I would add one "people are stupid" angle not yet mentioned: judging by behavior, most groups of people are less intelligent that any member of that group individually. This is valid even for the "all people" group - just look at the planet. Surprisingly, judging by content of most wikis, the "editors of wiki" groups seems to immune. -- Hkmaly (talk) 10:05, 25 June 2014 (UTC)

Good point--conforming to pressures of one's group or one's position to the detriment of one's judgment is a separate personality trait. The phenomenon is remedied by intelligence, but independent from it. 10:11, 25 June 2014 (UTC)
Beat me to it. I'd like to add that even individual people have their occasional stupid and intelligent moments, with the stupid ones typically being of greater magnitude. Thus, it's not unreasonable to say that the average actions of people are at least slightly less intelligent than the average intelligence of most people on most days. 12:13, 25 June 2014 (UTC)

I can't believe people say things like that, man, people are stupid Halfhat (talk) 10:52, 25 June 2014 (UTC)

Thanks for the Lake Wobegon references. Not only is it on-target, but I take personal joy seeing mentions of uniquely Minnesotan culture anywhere I can find them. --BigMal27, Minnesota-born, Minnesotan-raised // 11:53, 25 June 2014 (UTC)

Instead of saying, "People are stupid," we would do better to say "People make poor decisions / statements / judgments." And this, for multiple reasons, few of them I suspect tied to basal intelligence. Stage of life, level of health and stress, experience relative to the topic, level of education and the quality of that education, cultural idiotic beliefs that interfere with optimal choices, and a zillion others. Plus, as a large percentage of humans are either just coming online in experience and education, or are winding down in health and mental function, we are guaranteed to see a large percentage of stupid decisions right across the IQ landscape. No help for it. 13:04, 25 June 2014 (UTC)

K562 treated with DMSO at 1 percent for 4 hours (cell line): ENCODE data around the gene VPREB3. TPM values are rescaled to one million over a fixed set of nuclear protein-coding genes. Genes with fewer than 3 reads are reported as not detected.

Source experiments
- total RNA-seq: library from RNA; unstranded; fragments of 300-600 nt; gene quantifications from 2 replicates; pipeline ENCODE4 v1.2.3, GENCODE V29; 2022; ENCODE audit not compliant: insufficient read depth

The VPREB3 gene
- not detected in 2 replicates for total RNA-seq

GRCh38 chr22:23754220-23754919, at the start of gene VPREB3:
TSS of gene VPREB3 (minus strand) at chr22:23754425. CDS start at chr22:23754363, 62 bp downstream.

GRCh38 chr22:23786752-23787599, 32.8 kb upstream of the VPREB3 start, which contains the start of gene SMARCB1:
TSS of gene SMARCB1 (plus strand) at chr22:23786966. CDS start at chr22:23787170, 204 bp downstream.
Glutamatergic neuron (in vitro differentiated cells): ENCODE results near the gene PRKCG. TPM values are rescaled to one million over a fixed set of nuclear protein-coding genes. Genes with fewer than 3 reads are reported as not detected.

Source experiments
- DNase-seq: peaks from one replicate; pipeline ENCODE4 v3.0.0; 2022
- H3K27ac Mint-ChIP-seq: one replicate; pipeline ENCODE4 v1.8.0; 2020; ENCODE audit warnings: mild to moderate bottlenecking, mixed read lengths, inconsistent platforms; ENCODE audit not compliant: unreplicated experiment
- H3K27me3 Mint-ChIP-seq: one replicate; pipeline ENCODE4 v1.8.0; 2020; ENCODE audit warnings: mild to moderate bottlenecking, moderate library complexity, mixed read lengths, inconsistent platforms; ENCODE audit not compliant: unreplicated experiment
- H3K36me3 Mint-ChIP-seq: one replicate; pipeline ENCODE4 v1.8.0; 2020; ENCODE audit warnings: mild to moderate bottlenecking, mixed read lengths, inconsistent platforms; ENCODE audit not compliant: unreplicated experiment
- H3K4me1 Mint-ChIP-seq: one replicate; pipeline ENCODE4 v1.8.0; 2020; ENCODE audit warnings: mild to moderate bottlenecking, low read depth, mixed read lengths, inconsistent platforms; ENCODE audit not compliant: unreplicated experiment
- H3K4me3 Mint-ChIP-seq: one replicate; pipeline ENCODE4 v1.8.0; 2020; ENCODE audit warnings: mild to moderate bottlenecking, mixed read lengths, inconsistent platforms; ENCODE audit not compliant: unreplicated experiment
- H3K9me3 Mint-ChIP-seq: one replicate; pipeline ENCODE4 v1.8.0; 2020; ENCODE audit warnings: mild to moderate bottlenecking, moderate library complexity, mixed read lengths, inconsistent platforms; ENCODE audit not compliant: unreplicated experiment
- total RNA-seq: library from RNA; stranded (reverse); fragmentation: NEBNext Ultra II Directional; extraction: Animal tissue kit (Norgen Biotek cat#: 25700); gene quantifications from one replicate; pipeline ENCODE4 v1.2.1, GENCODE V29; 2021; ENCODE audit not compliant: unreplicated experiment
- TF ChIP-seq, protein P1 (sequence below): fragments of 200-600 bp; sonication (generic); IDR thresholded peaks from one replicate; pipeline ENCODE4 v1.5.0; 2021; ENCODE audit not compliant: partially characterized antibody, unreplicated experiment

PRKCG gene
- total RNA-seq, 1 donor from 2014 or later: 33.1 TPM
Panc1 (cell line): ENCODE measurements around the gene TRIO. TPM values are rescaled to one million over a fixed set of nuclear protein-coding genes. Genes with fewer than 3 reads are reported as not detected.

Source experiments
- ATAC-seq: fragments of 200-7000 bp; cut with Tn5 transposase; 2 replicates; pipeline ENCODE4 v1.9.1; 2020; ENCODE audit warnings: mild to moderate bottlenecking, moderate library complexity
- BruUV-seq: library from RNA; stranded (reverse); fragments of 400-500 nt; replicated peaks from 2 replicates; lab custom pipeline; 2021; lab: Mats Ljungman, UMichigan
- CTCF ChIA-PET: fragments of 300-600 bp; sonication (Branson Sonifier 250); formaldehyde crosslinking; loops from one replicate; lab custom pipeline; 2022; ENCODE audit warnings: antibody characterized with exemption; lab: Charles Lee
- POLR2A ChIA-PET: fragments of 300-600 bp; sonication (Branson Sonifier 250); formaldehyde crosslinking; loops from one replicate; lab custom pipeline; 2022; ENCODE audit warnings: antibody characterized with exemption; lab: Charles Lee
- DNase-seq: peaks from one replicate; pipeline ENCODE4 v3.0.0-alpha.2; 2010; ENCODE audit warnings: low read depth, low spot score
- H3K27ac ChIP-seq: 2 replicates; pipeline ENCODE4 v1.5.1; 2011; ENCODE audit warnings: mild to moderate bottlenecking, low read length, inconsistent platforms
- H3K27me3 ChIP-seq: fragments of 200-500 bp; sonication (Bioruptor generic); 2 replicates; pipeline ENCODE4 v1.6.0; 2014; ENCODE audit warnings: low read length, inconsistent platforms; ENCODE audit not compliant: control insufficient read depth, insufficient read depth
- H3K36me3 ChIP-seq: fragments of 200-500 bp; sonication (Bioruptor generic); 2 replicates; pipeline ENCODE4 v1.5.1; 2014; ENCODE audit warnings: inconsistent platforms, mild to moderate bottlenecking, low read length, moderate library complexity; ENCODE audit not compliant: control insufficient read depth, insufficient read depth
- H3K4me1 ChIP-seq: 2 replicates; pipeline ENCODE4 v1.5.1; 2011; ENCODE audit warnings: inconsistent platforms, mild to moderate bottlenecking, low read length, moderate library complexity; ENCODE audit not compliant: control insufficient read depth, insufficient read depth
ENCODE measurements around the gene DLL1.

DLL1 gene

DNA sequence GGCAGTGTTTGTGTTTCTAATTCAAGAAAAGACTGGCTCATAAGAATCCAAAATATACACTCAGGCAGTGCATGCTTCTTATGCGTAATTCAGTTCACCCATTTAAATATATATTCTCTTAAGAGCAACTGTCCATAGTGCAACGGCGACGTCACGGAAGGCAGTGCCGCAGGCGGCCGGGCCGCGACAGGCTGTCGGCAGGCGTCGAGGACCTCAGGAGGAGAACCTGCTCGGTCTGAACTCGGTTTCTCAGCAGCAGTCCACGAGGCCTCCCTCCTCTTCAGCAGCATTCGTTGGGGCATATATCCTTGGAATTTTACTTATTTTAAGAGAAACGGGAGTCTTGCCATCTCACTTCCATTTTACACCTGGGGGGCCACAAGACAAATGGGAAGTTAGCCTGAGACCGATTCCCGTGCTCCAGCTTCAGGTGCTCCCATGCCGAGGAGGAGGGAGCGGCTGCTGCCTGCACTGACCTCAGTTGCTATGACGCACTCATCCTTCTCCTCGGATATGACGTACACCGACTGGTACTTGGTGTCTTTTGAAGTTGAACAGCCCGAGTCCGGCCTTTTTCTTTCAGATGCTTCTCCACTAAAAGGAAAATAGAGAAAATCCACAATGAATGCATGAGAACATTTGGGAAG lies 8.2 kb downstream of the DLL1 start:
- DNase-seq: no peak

I.Q. affects level of health and stress, rate of acquisition of experience, level of education, quality of education obtained, preference of cultural beliefs. It doesn't seem to defy reason that it affects the zillion other factors, too. 13:17, 25 June 2014 (UTC)
Remember, in interaction between psychological and social factors, the question is never of *existence* of a connection, but of its magnitude. It is fine to posit a multitude of environmental factors that determine (ir)rationality, but as long as such position keeps people from connecting I.Q. with those factors' actual occurrence (how much I.Q. does it take to finish a good school? to develop a habit of reading a book every month? this is not at all trivial question, and it needs to be resolved with more than anecdotal evidence of "I know an intelligent illiterate person"), there might be an elephant buried underneath the room which no one knows about. 13:25, 25 June 2014 (UTC)